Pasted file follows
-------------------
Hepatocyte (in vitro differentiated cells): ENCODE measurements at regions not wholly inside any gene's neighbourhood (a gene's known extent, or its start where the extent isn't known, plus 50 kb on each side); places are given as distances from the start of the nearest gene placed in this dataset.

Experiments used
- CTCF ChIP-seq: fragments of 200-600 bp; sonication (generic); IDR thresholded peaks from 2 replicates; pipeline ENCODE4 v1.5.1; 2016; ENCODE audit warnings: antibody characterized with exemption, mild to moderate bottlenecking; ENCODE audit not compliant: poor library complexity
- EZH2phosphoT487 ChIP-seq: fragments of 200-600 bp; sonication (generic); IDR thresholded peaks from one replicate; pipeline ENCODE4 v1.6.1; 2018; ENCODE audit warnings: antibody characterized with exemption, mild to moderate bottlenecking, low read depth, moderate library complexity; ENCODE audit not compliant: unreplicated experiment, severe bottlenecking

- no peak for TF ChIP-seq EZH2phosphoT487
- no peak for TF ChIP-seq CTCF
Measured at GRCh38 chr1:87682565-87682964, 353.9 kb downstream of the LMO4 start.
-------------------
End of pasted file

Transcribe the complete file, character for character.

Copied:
Hepatocyte (in vitro differentiated cells): ENCODE measurements at regions not wholly inside any gene's neighbourhood (a gene's known extent, or its start where the extent isn't known, plus 50 kb on each side); places are given as distances from the start of the nearest gene placed in this dataset.

Experiments used
- CTCF ChIP-seq: fragments of 200-600 bp; sonication (generic); IDR thresholded peaks from 2 replicates; pipeline ENCODE4 v1.5.1; 2016; ENCODE audit warnings: antibody characterized with exemption, mild to moderate bottlenecking; ENCODE audit not compliant: poor library complexity
- EZH2phosphoT487 ChIP-seq: fragments of 200-600 bp; sonication (generic); IDR thresholded peaks from one replicate; pipeline ENCODE4 v1.6.1; 2018; ENCODE audit warnings: antibody characterized with exemption, mild to moderate bottlenecking, low read depth, moderate library complexity; ENCODE audit not compliant: unreplicated experiment, severe bottlenecking

- no peak for TF ChIP-seq EZH2phosphoT487
- no peak for TF ChIP-seq CTCF
Measured at GRCh38 chr1:87682565-87682964, 353.9 kb downstream of the LMO4 start.